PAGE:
Small doses of a cancer drug may stop the immune response to infection that leads to sepsis, according to researchers at the Icahn School of Medicine at Mount Sinai. The new drug treatment may also benefit individuals affected by infections and pandemics. The researchers used a simple cellular screen to find candidate drugs that could tamp down rampant inflammation and discovered that the Top 1 inhibitor class of cancer drugs blocks a set of genes that are activated immediately by immune cells to combat an infection.
The research team found that use of one to three doses of a Top 1 inhibitor that is 1/50th the strength of normal chemotherapy was enough to rescue 70-90% of mice from an inflammatory storm death due to either acute bacterial infection, liver failure, or virus-bacteria co-infection, according to Science Daily. The treatment did not produce overt side effects. In addition, the researchers tested the inhibitor in cells infected with influenza, Ebola, and other viral and bacterial microbes that over-stimulate the immune system.
Overall, the researchers found the drug reduced a dangerous immune reaction. Alexander Bukreyev, PhD, says, “We observed a striking effect of Top-1 inhibitors on expression of pro-inflammatory molecules induced by Ebola virus infection. This study contributes our understanding of pathogenesis of Ebola virus disease and also suggests a direction to develop treatments. Finding remedies for these infection-induced inflammatory storms is a global focus, and we look forward to testing the ability of Top-1 inhibitors to save lives.”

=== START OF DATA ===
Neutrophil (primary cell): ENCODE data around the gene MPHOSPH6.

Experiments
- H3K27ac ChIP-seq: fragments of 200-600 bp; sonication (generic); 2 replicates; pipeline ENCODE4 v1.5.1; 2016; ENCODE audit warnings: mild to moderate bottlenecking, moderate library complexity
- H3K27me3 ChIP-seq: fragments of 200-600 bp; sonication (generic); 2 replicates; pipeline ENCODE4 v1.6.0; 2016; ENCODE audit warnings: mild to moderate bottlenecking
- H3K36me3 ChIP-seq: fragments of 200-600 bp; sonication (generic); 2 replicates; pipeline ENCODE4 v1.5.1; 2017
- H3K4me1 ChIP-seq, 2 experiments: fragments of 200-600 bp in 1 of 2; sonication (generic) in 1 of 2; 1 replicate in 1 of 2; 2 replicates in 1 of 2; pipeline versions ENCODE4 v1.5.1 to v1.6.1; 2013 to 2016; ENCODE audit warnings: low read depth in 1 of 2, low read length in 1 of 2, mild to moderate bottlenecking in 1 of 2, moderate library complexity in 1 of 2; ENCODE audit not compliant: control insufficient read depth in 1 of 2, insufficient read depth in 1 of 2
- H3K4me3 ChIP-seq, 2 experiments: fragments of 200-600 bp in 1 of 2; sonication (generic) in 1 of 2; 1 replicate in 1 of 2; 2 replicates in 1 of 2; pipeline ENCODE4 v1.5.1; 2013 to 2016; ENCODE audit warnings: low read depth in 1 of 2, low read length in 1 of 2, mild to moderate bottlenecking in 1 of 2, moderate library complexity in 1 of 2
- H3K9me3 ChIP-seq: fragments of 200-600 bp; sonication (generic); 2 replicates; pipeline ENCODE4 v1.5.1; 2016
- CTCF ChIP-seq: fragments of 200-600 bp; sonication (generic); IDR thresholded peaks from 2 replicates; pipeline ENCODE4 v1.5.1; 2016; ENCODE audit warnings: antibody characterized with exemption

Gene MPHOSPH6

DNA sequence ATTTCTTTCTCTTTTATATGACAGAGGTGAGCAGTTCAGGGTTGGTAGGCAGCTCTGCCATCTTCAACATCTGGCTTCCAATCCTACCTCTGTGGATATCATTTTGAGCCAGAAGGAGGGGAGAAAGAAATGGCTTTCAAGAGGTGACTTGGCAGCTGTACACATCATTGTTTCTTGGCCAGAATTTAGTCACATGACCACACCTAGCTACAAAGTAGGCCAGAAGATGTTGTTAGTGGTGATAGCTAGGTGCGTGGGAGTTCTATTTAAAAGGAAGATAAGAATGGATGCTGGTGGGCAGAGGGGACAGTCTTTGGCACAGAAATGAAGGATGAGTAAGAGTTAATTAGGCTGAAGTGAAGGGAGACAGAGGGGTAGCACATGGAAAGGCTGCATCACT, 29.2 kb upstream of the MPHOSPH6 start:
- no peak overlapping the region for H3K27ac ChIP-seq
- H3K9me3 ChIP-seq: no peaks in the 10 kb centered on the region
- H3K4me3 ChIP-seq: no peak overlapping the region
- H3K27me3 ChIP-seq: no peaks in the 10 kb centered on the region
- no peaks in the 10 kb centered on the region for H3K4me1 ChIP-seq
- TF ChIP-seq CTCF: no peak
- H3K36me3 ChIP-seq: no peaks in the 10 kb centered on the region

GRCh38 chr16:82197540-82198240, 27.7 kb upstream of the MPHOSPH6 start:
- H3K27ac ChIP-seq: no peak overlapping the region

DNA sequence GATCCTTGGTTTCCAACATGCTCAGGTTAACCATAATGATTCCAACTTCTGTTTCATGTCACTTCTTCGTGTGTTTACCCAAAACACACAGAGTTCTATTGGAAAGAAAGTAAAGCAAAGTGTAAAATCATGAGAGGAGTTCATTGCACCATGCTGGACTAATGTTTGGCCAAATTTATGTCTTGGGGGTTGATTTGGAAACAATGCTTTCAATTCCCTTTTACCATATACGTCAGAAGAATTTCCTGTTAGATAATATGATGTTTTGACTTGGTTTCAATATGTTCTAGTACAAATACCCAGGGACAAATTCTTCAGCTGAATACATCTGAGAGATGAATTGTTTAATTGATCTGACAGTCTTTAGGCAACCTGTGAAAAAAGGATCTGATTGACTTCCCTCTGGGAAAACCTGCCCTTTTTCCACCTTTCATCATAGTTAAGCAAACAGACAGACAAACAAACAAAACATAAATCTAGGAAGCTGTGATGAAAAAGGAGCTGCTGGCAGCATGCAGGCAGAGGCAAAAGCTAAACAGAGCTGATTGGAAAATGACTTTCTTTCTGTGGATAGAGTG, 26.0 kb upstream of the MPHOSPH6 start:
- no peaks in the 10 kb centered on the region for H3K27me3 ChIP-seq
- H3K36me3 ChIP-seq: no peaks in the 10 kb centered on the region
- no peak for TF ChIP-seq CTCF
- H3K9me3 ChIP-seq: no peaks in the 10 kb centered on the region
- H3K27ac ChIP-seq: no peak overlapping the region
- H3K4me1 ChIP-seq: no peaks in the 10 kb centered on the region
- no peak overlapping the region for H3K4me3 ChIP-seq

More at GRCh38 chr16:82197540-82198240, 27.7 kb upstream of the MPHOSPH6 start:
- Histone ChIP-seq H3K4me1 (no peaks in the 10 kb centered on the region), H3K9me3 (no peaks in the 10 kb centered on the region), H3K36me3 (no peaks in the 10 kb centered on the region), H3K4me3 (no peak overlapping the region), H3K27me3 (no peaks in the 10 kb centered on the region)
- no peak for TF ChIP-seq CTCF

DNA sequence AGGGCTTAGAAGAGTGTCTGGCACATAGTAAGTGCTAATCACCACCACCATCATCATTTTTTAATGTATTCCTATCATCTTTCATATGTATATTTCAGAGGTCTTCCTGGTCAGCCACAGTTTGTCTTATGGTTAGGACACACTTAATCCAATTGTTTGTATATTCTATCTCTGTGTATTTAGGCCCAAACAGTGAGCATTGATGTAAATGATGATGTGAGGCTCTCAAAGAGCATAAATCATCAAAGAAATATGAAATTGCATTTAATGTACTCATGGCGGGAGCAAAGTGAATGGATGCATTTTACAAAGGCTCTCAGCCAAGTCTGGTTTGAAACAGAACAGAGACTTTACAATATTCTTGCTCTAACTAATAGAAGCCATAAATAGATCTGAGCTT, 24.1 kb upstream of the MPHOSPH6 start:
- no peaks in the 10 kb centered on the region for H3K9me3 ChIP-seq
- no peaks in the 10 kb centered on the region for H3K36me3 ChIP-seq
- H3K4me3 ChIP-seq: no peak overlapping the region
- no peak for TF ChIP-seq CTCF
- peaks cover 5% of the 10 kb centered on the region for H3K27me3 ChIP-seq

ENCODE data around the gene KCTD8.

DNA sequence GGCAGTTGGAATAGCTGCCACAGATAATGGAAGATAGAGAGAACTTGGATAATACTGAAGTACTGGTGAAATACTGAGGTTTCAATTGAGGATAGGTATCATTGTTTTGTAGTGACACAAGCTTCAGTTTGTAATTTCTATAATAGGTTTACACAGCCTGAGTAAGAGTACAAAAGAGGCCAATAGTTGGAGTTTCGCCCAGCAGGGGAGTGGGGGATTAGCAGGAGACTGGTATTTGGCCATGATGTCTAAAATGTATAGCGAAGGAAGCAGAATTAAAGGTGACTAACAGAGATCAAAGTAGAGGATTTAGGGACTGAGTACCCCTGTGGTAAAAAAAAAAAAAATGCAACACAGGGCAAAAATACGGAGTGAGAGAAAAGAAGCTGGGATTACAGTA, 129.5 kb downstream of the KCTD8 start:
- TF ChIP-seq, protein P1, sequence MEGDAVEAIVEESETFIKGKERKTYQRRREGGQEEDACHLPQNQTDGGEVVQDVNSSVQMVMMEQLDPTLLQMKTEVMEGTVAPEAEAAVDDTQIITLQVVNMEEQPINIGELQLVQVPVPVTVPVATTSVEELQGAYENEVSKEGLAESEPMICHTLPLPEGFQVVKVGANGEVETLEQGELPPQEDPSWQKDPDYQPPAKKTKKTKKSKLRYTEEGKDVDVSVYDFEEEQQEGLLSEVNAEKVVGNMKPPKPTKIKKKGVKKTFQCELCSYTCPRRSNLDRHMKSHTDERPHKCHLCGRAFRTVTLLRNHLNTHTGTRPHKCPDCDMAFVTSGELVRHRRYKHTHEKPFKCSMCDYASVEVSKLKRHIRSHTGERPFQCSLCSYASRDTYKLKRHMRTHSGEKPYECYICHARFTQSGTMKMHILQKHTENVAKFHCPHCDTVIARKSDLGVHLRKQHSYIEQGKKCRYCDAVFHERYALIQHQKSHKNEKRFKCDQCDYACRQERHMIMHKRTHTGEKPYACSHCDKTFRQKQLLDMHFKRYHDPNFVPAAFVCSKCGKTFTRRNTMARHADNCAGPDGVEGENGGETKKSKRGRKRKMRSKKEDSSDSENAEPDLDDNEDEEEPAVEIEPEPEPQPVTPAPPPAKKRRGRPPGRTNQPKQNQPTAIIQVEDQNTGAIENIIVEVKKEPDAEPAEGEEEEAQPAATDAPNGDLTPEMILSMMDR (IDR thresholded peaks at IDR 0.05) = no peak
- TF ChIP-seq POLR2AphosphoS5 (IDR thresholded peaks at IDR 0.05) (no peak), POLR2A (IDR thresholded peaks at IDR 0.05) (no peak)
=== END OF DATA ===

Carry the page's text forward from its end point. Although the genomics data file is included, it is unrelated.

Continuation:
“Our results suggest that a therapy based on Top 1 inhibition could save millions of people affected by sepsis, pandemics, and many congenital deficiencies associated with acute inflammatory episodes — what is known as a cytokine, or inflammatory, storm,” says senior investigator of the study Ivan Marazzi, PhD. “These storms occur because the body does not know how to adjust the appropriate level of inflammation that is good enough to suppress an infection but doesn’t harm the body itself. This drug appears to offer that life-saving correction.”
Source: Science Daily